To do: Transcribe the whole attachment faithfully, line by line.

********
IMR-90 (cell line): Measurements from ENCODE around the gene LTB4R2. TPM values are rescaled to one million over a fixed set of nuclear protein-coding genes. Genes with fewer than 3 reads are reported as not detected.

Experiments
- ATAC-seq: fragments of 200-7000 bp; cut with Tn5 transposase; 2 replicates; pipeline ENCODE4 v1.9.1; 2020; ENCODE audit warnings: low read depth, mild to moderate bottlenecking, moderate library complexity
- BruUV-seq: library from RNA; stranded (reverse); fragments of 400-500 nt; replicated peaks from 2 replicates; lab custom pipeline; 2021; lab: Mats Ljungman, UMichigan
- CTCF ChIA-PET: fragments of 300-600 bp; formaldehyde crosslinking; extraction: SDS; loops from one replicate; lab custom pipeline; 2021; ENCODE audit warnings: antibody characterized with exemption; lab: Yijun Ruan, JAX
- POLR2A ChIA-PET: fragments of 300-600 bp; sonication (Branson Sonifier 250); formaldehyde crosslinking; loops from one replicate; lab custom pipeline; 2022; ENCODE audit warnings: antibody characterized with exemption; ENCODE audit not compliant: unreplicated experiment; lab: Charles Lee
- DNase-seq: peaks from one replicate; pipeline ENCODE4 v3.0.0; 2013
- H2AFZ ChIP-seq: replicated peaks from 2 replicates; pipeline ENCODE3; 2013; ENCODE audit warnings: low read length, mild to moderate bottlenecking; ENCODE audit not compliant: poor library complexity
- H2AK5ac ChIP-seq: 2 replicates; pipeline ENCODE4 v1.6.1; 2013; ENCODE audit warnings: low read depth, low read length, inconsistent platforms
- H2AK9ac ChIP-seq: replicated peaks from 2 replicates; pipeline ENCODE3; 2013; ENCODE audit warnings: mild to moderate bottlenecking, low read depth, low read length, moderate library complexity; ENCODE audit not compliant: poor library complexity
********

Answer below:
IMR-90 (cell line): Measurements from ENCODE around the gene LTB4R2. TPM values are rescaled to one million over a fixed set of nuclear protein-coding genes. Genes with fewer than 3 reads are reported as not detected.

Experiments
- ATAC-seq: fragments of 200-7000 bp; cut with Tn5 transposase; 2 replicates; pipeline ENCODE4 v1.9.1; 2020; ENCODE audit warnings: low read depth, mild to moderate bottlenecking, moderate library complexity
- BruUV-seq: library from RNA; stranded (reverse); fragments of 400-500 nt; replicated peaks from 2 replicates; lab custom pipeline; 2021; lab: Mats Ljungman, UMichigan
- CTCF ChIA-PET: fragments of 300-600 bp; formaldehyde crosslinking; extraction: SDS; loops from one replicate; lab custom pipeline; 2021; ENCODE audit warnings: antibody characterized with exemption; lab: Yijun Ruan, JAX
- POLR2A ChIA-PET: fragments of 300-600 bp; sonication (Branson Sonifier 250); formaldehyde crosslinking; loops from one replicate; lab custom pipeline; 2022; ENCODE audit warnings: antibody characterized with exemption; ENCODE audit not compliant: unreplicated experiment; lab: Charles Lee
- DNase-seq: peaks from one replicate; pipeline ENCODE4 v3.0.0; 2013
- H2AFZ ChIP-seq: replicated peaks from 2 replicates; pipeline ENCODE3; 2013; ENCODE audit warnings: low read length, mild to moderate bottlenecking; ENCODE audit not compliant: poor library complexity
- H2AK5ac ChIP-seq: 2 replicates; pipeline ENCODE4 v1.6.1; 2013; ENCODE audit warnings: low read depth, low read length, inconsistent platforms
- H2AK9ac ChIP-seq: replicated peaks from 2 replicates; pipeline ENCODE3; 2013; ENCODE audit warnings: mild to moderate bottlenecking, low read depth, low read length, moderate library complexity; ENCODE audit not compliant: poor library complexity